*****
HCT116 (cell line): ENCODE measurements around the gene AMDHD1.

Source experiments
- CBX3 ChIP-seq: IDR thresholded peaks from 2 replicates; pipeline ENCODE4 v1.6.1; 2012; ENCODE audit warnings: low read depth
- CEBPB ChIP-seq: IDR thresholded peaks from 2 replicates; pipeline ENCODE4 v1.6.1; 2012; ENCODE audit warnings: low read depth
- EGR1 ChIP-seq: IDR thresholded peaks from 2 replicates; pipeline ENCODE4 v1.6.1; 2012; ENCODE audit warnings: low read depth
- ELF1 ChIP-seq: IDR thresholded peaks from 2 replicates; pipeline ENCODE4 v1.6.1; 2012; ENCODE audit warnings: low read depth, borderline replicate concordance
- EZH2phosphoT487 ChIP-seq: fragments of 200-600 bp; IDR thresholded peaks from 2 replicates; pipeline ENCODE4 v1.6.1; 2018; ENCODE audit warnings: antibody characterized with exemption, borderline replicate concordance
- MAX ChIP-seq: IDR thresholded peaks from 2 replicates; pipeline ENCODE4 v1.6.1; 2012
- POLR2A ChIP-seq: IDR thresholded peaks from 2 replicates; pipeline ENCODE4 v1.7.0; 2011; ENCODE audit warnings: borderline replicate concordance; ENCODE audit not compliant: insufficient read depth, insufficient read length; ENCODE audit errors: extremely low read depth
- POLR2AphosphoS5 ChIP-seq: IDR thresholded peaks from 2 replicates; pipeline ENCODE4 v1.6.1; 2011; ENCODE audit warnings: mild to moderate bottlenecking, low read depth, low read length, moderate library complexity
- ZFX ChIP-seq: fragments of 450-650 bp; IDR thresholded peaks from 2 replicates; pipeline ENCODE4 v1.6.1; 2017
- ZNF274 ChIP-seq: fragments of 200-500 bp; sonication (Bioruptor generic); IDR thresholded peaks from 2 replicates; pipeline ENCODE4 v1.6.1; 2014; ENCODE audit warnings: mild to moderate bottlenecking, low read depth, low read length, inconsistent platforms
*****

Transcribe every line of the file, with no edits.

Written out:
HCT116 (cell line): ENCODE measurements around the gene AMDHD1.

Source experiments
- CBX3 ChIP-seq: IDR thresholded peaks from 2 replicates; pipeline ENCODE4 v1.6.1; 2012; ENCODE audit warnings: low read depth
- CEBPB ChIP-seq: IDR thresholded peaks from 2 replicates; pipeline ENCODE4 v1.6.1; 2012; ENCODE audit warnings: low read depth
- EGR1 ChIP-seq: IDR thresholded peaks from 2 replicates; pipeline ENCODE4 v1.6.1; 2012; ENCODE audit warnings: low read depth
- ELF1 ChIP-seq: IDR thresholded peaks from 2 replicates; pipeline ENCODE4 v1.6.1; 2012; ENCODE audit warnings: low read depth, borderline replicate concordance
- EZH2phosphoT487 ChIP-seq: fragments of 200-600 bp; IDR thresholded peaks from 2 replicates; pipeline ENCODE4 v1.6.1; 2018; ENCODE audit warnings: antibody characterized with exemption, borderline replicate concordance
- MAX ChIP-seq: IDR thresholded peaks from 2 replicates; pipeline ENCODE4 v1.6.1; 2012
- POLR2A ChIP-seq: IDR thresholded peaks from 2 replicates; pipeline ENCODE4 v1.7.0; 2011; ENCODE audit warnings: borderline replicate concordance; ENCODE audit not compliant: insufficient read depth, insufficient read length; ENCODE audit errors: extremely low read depth
- POLR2AphosphoS5 ChIP-seq: IDR thresholded peaks from 2 replicates; pipeline ENCODE4 v1.6.1; 2011; ENCODE audit warnings: mild to moderate bottlenecking, low read depth, low read length, moderate library complexity
- ZFX ChIP-seq: fragments of 450-650 bp; IDR thresholded peaks from 2 replicates; pipeline ENCODE4 v1.6.1; 2017
- ZNF274 ChIP-seq: fragments of 200-500 bp; sonication (Bioruptor generic); IDR thresholded peaks from 2 replicates; pipeline ENCODE4 v1.6.1; 2014; ENCODE audit warnings: mild to moderate bottlenecking, low read depth, low read length, inconsistent platforms